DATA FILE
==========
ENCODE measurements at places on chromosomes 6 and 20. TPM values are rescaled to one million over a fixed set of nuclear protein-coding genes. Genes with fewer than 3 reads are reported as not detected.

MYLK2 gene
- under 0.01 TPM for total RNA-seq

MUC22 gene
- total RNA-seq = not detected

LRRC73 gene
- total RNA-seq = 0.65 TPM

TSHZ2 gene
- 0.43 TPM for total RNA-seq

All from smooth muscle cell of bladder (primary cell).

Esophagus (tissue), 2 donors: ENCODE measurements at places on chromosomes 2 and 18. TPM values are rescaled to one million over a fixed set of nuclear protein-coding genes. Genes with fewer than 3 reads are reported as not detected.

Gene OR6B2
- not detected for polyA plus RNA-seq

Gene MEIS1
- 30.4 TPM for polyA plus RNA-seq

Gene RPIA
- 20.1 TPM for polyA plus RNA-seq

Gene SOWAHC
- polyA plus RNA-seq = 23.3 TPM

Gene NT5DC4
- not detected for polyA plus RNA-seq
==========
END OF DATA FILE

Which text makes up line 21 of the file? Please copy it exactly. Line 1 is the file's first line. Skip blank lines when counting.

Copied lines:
- not detected for polyA plus RNA-seq